Hand Tools Archive

The actual purpose of this...

David Weaver
This isn't an edge chasing issue, it's a laziness issue and an issue of making something slightly subpar (like sorby, or even the narex chisels - which are middling and made much better with a trick like this) perform as well or better than a typical setup method for a high cost chisel.

Without losing anything. If it's kept small, it doesn't affect bevel riding. It doesn't affect resistance through the wood, and if the abrasive is fine and slow, it speeds up subsequent sharpening. you can do it by hand without a buffer if you try to imitate the same thing.

If you have chisels you like a lot but they perform poorly if you use stringy woods like white oak, etc, then this will get you right through all of the work without searching the internet to spend more money.

This is a picture of what the sorby chisel looks like after a light trip on the buff. The bright white is the rounded part (taken with a phone camera). https://i.imgur.com/tN4PfxO.jpg

The next dark strip is about 25 degrees, and the other two lines are just two different primary grinds - there aren't four bevels.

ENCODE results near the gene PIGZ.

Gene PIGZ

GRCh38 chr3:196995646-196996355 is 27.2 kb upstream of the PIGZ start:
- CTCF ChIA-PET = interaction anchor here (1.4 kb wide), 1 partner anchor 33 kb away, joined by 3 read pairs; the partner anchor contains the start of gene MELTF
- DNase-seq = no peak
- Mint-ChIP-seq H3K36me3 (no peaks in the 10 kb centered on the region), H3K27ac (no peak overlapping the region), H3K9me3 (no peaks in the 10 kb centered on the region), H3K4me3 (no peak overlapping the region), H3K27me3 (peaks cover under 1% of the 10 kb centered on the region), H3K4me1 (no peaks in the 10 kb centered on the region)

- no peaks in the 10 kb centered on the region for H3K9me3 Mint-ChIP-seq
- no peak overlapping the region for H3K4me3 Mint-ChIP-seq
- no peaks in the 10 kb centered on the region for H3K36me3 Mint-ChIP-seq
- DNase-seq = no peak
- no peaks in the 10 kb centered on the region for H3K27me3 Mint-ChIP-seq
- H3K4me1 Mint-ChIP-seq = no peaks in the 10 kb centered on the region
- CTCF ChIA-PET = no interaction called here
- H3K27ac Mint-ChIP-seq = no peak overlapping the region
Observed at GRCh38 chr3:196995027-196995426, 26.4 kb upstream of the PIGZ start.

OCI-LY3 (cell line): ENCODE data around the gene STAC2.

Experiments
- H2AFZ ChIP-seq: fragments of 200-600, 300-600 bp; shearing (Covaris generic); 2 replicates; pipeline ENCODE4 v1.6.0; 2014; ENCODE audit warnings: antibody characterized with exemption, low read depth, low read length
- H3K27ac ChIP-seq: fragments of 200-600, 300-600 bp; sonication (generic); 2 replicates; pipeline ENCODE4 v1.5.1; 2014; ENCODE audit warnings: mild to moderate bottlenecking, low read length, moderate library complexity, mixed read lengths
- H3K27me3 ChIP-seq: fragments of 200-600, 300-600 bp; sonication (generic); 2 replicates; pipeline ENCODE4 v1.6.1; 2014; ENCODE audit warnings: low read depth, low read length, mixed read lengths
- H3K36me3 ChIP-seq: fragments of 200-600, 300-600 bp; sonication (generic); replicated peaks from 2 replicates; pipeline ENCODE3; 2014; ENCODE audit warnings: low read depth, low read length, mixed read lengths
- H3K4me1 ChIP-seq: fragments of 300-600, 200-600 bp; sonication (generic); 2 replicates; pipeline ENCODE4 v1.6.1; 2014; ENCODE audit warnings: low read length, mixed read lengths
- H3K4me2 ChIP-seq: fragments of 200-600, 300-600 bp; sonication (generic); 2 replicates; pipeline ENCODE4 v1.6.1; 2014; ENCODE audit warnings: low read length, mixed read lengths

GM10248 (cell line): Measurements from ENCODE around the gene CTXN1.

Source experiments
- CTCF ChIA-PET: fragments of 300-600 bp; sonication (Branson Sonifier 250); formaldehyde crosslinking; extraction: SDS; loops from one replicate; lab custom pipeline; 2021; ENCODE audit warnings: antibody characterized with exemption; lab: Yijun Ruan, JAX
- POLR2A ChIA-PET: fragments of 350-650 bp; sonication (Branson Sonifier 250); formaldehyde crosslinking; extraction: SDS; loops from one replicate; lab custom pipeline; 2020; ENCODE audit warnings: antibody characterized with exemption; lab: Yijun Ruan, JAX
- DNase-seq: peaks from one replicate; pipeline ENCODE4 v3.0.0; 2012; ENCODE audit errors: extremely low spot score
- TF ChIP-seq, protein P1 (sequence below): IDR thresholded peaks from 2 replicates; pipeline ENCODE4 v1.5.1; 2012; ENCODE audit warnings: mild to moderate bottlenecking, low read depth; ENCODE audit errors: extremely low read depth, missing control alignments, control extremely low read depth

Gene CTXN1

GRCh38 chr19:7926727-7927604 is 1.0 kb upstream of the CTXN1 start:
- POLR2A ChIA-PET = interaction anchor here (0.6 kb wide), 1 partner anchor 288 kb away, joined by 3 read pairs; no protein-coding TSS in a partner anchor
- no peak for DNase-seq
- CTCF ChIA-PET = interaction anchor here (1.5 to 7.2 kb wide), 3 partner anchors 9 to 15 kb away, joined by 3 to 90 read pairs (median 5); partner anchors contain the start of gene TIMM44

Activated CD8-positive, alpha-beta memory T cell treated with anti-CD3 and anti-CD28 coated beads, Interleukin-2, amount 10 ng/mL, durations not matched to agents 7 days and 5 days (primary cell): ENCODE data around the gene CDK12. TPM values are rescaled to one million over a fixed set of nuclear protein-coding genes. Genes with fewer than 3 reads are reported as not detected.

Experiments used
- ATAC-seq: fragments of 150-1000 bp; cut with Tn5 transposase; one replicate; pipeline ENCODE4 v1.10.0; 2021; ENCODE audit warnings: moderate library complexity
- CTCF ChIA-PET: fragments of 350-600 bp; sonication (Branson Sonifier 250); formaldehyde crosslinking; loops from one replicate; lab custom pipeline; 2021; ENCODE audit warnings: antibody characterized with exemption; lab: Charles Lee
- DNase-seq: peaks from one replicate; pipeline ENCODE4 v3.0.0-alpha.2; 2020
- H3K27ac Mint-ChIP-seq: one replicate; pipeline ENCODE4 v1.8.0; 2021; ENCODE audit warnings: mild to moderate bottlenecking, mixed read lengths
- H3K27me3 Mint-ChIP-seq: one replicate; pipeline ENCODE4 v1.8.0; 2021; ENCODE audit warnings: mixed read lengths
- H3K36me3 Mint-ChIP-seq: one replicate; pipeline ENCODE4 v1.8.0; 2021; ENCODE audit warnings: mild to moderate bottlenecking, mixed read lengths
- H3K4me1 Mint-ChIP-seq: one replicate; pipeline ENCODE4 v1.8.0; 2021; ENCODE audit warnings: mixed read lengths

The sharpness of this chisel is something that I cannot match with stones. It's not really the sharpness that I'm after, though, it's preventing edge failure without making the chisel feel blunt.

Over the years, I've switched to slower stones and doing this on the very tip of a chisel out of laziness. Not laziness for not making textbook geometric planes, but wanting to use the tools at hand without any other modification and with less time spent sharpening. Once in a while, I will make a comment that total sharpening with slower and finer stones is less than it is with faster stones. This is why. faster stones just make doing something this fine more difficult. The buffer is really lazy, but a slow really fine stone does this well. The second bevel isn't particularly fine - it's something like 1k diamond.

I've sometimes gotten the question about how this is different than sellers' method. It should be pretty easy to see now that I have pictures. I'm not guruing and I'm sure that carvers and many others have done this in the past - nothing that you figure out ends up really being any unique discovery.

Messages In This Thread

Why I'm enamored with small rounding..
for japanese chisels ,too - no planes
The actual purpose of this...
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